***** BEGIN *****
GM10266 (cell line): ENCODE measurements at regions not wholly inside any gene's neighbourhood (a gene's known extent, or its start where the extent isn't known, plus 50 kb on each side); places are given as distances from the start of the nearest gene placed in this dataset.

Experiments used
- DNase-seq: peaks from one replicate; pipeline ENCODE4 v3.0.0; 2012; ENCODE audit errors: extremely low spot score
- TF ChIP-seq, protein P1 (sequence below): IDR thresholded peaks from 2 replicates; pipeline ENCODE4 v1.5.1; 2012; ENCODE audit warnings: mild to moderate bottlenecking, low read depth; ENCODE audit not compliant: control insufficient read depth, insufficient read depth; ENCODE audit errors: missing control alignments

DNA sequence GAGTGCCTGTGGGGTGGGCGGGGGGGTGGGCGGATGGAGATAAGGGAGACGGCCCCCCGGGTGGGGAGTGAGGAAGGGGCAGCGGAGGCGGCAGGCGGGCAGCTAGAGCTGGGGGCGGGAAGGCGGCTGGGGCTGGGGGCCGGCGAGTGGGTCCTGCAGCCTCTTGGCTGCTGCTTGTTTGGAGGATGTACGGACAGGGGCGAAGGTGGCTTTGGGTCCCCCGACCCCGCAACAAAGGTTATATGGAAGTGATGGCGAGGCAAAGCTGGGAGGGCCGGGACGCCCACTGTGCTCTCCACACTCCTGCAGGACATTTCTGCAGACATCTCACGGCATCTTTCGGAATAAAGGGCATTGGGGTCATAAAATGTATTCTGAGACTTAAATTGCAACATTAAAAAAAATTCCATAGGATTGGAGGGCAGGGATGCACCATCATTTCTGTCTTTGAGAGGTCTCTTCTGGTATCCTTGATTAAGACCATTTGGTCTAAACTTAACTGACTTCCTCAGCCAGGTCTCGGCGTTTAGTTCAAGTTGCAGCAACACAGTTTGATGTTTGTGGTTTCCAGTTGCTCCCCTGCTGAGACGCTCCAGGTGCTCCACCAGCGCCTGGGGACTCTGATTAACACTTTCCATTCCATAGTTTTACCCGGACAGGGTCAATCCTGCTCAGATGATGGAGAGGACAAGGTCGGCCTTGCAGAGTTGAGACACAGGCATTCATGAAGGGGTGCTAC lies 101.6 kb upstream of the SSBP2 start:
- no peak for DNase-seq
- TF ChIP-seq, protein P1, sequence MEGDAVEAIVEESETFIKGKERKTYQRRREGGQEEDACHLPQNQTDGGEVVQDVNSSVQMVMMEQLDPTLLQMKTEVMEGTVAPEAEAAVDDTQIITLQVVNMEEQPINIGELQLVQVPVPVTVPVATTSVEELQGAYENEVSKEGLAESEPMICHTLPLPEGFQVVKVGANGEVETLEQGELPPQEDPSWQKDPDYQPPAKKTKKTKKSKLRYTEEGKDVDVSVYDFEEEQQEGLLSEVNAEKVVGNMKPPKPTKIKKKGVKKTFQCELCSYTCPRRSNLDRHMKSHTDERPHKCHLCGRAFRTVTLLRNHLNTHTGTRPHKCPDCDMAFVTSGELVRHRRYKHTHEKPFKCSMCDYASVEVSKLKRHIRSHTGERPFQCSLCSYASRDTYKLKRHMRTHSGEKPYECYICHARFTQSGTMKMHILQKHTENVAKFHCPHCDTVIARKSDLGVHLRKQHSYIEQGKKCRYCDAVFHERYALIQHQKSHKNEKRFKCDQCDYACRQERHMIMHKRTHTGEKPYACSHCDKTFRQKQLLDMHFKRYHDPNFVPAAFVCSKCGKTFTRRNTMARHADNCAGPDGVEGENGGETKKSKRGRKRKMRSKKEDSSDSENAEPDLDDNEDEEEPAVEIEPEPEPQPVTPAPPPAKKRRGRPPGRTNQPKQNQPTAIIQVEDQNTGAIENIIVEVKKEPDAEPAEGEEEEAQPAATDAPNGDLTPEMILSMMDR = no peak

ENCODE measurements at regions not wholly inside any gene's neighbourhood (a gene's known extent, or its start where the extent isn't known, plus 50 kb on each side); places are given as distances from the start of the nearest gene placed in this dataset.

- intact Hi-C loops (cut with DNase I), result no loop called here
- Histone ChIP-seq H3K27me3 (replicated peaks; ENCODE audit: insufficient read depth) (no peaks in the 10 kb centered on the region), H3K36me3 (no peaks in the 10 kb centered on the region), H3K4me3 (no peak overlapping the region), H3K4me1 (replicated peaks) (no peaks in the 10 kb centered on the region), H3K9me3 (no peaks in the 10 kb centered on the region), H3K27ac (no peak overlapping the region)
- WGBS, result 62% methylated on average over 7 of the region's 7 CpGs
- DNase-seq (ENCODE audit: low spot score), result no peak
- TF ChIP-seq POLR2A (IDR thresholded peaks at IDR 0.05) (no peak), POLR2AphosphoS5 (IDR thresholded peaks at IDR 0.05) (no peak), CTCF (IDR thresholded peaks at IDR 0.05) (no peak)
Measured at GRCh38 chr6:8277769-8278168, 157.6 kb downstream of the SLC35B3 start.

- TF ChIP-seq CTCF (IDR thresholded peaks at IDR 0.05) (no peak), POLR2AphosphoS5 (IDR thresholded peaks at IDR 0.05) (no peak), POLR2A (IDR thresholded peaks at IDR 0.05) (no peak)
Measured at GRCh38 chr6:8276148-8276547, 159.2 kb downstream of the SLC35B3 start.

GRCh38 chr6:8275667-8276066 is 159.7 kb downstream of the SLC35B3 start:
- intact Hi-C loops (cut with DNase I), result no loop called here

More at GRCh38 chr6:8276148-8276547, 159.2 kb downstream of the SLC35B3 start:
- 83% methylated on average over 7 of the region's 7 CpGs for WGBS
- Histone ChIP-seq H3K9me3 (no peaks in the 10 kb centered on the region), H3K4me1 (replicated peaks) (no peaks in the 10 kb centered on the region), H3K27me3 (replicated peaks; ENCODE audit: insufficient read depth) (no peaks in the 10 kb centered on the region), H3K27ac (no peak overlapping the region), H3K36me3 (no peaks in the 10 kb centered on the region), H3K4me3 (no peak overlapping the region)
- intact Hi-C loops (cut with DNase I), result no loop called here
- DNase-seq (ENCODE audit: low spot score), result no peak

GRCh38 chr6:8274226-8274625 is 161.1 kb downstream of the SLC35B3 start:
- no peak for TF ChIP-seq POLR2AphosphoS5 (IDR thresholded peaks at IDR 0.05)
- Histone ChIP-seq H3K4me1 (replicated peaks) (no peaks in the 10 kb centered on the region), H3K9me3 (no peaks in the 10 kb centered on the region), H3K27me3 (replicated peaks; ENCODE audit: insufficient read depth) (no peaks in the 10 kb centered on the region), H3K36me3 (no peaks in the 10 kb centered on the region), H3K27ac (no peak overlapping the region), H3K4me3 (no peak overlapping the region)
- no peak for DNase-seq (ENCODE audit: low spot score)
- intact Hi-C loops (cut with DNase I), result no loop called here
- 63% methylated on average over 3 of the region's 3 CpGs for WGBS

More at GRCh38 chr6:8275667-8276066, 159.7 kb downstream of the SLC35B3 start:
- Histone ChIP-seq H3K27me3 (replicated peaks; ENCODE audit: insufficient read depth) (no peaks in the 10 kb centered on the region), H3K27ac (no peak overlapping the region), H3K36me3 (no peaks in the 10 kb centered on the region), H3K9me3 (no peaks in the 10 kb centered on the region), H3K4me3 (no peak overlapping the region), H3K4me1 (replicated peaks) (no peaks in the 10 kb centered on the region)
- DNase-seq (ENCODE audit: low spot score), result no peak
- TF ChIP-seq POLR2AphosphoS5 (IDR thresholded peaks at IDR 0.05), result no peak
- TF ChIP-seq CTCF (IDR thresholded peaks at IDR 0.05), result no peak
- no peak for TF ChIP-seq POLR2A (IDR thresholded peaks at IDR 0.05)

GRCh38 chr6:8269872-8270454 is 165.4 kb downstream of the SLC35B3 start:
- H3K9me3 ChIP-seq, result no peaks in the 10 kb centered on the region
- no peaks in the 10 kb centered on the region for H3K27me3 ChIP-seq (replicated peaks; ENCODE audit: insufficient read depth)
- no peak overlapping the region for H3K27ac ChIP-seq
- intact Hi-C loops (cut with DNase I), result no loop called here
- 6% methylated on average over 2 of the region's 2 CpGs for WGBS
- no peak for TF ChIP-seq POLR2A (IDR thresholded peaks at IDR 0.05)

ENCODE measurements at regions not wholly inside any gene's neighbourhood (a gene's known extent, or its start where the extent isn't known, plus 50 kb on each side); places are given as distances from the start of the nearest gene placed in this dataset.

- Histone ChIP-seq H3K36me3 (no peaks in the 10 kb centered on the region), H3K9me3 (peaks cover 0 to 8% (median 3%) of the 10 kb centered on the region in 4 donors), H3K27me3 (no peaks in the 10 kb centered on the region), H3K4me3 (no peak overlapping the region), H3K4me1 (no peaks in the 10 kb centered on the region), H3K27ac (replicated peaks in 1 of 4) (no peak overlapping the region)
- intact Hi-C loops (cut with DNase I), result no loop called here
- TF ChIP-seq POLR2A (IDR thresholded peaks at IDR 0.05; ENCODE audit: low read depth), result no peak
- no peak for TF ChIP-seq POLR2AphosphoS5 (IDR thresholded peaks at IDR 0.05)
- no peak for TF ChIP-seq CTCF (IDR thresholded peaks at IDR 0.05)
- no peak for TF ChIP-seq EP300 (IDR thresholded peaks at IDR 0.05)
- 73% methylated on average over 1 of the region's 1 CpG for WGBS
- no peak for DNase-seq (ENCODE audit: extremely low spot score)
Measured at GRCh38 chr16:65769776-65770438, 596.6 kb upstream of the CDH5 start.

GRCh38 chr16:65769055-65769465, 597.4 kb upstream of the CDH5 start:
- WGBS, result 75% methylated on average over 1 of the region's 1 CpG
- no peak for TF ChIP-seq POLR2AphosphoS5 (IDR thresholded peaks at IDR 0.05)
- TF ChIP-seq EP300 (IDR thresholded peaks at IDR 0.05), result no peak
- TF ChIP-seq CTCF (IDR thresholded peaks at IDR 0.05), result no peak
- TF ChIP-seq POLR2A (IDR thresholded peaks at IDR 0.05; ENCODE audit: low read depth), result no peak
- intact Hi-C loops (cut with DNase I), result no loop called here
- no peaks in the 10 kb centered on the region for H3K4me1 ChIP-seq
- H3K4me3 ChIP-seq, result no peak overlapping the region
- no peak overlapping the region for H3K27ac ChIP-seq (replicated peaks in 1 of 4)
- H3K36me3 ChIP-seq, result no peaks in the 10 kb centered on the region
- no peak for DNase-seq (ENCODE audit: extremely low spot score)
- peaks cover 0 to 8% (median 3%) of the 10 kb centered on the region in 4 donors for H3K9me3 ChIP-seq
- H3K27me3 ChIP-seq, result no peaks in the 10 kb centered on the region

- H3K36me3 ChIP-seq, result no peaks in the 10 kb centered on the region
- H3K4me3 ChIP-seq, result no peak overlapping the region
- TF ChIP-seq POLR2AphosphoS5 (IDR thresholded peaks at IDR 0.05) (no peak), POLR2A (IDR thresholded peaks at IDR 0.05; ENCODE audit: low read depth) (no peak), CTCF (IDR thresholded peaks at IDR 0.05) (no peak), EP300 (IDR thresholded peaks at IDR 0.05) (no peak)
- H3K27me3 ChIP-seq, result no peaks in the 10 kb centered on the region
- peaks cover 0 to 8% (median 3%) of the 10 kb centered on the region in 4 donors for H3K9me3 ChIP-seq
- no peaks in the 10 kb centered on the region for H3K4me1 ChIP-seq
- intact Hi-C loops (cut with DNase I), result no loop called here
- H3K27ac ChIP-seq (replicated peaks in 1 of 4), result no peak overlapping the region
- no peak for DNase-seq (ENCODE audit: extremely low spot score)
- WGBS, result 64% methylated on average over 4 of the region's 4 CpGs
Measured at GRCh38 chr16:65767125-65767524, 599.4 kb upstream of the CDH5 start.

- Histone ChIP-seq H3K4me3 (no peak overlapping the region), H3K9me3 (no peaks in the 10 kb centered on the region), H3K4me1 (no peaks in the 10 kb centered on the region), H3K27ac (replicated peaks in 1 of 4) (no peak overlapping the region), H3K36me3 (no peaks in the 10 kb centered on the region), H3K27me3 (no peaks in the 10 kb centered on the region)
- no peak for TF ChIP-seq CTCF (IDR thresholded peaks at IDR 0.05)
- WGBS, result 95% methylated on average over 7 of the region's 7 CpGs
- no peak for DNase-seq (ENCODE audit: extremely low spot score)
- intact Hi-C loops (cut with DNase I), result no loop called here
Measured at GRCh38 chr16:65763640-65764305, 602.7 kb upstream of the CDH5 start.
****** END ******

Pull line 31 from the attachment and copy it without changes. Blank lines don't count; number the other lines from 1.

- Histone ChIP-seq H3K27me3 (replicated peaks; ENCODE audit: insufficient read depth) (no peaks in the 10 kb centered on the region), H3K27ac (no peak overlapping the region), H3K36me3 (no peaks in the 10 kb centered on the region), H3K9me3 (no peaks in the 10 kb centered on the region), H3K4me3 (no peak overlapping the region), H3K4me1 (replicated peaks) (no peaks in the 10 kb centered on the region)